Comments (0)Add Comment

Write comment
smaller | bigger

busy
 

Share this on your social networks

Bookmark and Share

Share this

Bookmark and Share

 

Cardinal Grand Cross in the Sky

Following Holy Week (passion, death and burial of the Pisces World Teacher) and Easter Sunday (Resurrection Festival), from April 19 to the 23, the long-awaited and discussed Cardinal Cross of Change appears in the sky, composed of Cardinal signs Aries, Libra, Cancer, and Capricorn, with planets (13-14 degrees) Uranus (in Aries), Jupiter (in Cancer), Mars (in Libra) and Pluto (in Capricorn), an actual geometrical square or cross configuration. Cardinal signs mark the seasons of change, initiating new realities.

 

Sugar: The New Tobacco?

Proposed bill would require warning labels on sugary drinks Will soda and other saccharine libations soon come with a health warning? They will if it’s up to our state senator, Bill Monning (D-Carmel). On Feb. 27, Monning proposed first-of-its-kind legislation that would require a consumer warning label be placed on sugar-sweetened beverages sold in California. SB 1000, also known as the Sugar-Sweetened Beverages Safety Warning Act, was proposed to provide vital information to consumers about the harmful effects of consuming sugary drinks, such as sodas, sports drinks, energy drinks, and sweetened teas.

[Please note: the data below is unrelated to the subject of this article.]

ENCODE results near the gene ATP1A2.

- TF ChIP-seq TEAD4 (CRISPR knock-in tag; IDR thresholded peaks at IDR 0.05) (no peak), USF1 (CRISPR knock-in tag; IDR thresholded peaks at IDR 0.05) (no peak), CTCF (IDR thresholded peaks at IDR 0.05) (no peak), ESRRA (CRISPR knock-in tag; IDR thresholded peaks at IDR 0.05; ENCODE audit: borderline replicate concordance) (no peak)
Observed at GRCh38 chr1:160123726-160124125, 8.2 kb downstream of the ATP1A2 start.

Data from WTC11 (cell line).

Film, Times & Events: Week of April 17

Santa Cruz area movie theaters >

 

Growing Hope

Campos Seguros combats sexual assault in the Watsonville farmworker community Farm work was a way of life for Rocio Camargo, who grew up in Watsonville as the daughter of Mexican immigrants. Her parents met while working the fields 30 years ago, and her father went on to run Fuentes Berry Farms.
Sign up for Tomorrow's Good Times Today
Upcoming arts & events

Latest Comments

 

Foodie File: Red Apple Cafe

Breakfast takes center stage at Gracia Krakauer's Red Apple Cafe Before they moved to Aptos, Gracia and her husband Dan Krakauer would visit friends in Santa Cruz County and eat at the Red Apple Café all the time. Then they moved up here from Santa Monica five years ago, and bought the Aptos location (there’s a separate one in Watsonville) from the family who owned it for two decades.

 

How would you feel about a tech industry boom in Santa Cruz?

I feel like it would ruin the small old-town feeling of Santa Cruz. It wouldn’t be the same Surf City kind of vacation town that it is. Antoinette BennettSanta Cruz | Construction Management

 

Trout Gulch Vineyards

Cinsault 2012—la grande plage diurne The most popular wines on store shelves are those most generally known and available—Chardonnay, Sauvignon Blanc, Cabernet Sauvignon and Merlot, which are all superb for sure. But when you come across a more unusual varietal, like Trout Gulch Vineyards’ Cinsault ($18), it opens up a whole new world.

 

Waddell Creek, Al Fresco

Route One Summer Farm Dinner You’ve been buying their insanely fresh produce for years now at farmers’ markets. Right? So now why not become more familiar with the gorgeous Waddell Creek farmlands of Route One Farms?